R.B. did not seek the leadership of the Alberta Conservative party when the convention was held in the summer of 1905 but he was the unanimous choice. The province of Alberta was officially created on September 1, 1905 and the first general election was held on November 9 of the same year. Under R.B.'s leadership the Conservative party only won two out of the 25 seats in the Legislative Assembly of Alberta. R.B. did not win his. He promptly resigned from the leadership of the party and returned to his work in the Lougheed and Bennett firm.
The next Alberta provincial election was held on March 22, 1909. Prior to the election, the Conservatives in Calgary held a nominating convention. R.B. was absent from the city at the time. It was actually a friend, George Robinson, that placed R.B.'s name in nomination, without his consent. Again, R.B. was the unanimous choice. Rather than embarrassing his friend and the Conservative party, R.B. chose to accept the nomination. The Conservative party, again, only won two seats. This time there were a total of 41 seats in the legislature and R.B. won his seat.
In early 1910 a political problem surfaced for the majority government Liberal's in Alberta. The Alberta and Great Waterways Railway was the center of a controversy that nearly brought down the government. The debate was in full swing, both in the legislature and outside it, before R.B. finally rose from his seat to express his position. The Edmonton Journal reported:
"Yesterday's sittings of the Legislature were the most sensational in the history of the young province of Alberta. Never in its four and a half year life has such interest attended a debate on the political questions of the day. Never before had the members of the legislature and those who crowded into every nook of the building witnessed such a display of forensic eloquence as was given in the afternoon and evening session.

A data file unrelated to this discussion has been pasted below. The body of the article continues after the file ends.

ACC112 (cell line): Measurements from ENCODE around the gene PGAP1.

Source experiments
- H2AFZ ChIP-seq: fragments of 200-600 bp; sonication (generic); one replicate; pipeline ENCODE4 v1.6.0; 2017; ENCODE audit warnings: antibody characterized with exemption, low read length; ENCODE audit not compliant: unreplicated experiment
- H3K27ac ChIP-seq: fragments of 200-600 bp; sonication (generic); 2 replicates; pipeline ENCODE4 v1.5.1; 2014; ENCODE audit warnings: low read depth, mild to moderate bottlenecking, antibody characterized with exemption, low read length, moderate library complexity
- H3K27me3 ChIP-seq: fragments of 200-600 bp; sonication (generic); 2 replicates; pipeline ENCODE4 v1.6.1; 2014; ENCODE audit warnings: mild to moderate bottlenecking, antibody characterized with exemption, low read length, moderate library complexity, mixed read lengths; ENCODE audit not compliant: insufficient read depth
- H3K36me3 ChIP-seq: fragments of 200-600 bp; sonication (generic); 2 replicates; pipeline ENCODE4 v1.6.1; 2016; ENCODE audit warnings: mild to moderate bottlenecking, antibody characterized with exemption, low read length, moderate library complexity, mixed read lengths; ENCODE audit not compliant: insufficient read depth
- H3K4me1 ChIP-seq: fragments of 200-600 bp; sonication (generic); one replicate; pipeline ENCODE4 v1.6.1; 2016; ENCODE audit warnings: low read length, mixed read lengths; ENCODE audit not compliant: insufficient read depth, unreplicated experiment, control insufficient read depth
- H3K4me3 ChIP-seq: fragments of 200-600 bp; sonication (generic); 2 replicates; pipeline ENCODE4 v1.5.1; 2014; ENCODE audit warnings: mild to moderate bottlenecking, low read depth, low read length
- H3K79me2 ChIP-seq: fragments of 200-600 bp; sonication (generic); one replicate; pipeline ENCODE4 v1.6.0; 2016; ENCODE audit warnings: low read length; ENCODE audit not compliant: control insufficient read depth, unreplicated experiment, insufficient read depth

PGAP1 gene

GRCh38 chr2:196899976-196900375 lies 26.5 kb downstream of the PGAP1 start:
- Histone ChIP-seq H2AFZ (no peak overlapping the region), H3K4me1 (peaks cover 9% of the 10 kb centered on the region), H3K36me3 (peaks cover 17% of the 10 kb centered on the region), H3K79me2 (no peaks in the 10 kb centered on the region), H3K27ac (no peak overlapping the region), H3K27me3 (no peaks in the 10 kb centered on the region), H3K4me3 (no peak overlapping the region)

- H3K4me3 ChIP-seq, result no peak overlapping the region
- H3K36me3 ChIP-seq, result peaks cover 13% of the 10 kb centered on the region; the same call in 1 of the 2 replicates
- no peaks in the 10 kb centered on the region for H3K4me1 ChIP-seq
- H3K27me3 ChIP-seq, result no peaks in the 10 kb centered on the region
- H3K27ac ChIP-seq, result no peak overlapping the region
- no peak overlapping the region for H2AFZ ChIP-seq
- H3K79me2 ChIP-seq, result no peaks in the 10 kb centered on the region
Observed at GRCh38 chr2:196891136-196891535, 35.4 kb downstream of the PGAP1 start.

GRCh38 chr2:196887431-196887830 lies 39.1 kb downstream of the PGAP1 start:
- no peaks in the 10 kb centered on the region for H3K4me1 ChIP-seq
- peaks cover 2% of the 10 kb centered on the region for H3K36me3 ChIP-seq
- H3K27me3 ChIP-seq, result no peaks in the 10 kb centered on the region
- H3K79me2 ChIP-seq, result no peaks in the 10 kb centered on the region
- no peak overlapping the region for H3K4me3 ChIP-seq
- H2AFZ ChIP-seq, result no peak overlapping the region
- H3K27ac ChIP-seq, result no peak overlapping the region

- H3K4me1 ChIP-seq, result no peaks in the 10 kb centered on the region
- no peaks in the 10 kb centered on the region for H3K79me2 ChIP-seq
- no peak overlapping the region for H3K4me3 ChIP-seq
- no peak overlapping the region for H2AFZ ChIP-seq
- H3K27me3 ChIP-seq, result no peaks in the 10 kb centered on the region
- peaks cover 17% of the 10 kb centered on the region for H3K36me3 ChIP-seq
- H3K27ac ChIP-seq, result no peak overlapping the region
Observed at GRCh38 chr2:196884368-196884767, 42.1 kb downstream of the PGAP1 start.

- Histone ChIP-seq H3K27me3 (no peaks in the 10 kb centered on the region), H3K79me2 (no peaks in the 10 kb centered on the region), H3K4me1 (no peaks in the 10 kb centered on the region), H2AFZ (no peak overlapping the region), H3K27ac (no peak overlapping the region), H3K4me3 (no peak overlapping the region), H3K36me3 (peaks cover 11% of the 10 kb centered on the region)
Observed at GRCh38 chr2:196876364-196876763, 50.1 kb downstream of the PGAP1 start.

The long looked for speech of R.B. Bennett on the Great Waterways agreement marked a new era in the local legislature. For in the splendor of the diction and the physical endurance of the orator it established a high water mark for Parliamentary debate in Alberta. Exclusive of the two-hour adjournment he addressed the house for more than five hours in a flow of eloquence that was fully sustained from start to finish.... He held his listeners spellbound from start to finish."
The fiasco boiled down to a dispute between the Alberta government and the Royal Bank over who should possess the remaining $6 million that was raised from British bondholders for the railway. The government demanded the money from the bank and, on R.B.'s advice, the bank refused. The government sued and won in the Alberta Supreme Court. The bank, again on R.B's advice, then sought leave to appeal to the Privy Council in England, the highest court of appeal for Canada at the time, and leave was granted. R.B. himself argued the case before the Privy Council on December 10, 1912, and the decision was handed down on January 31, 1913. R.B. won. Simply arguing a case before the Privy Council would be the high point of any legal career but to win the case made it even more rewarding.
R.B. grew frustrated with the Alberta provincial political scene and decided to run for a seat in the September 21, 1911 federal election. Although he was clearly the underdog in the Calgary riding at the beginning of the election campaign, he rose to the challenge and won a resounding victory on Election Day.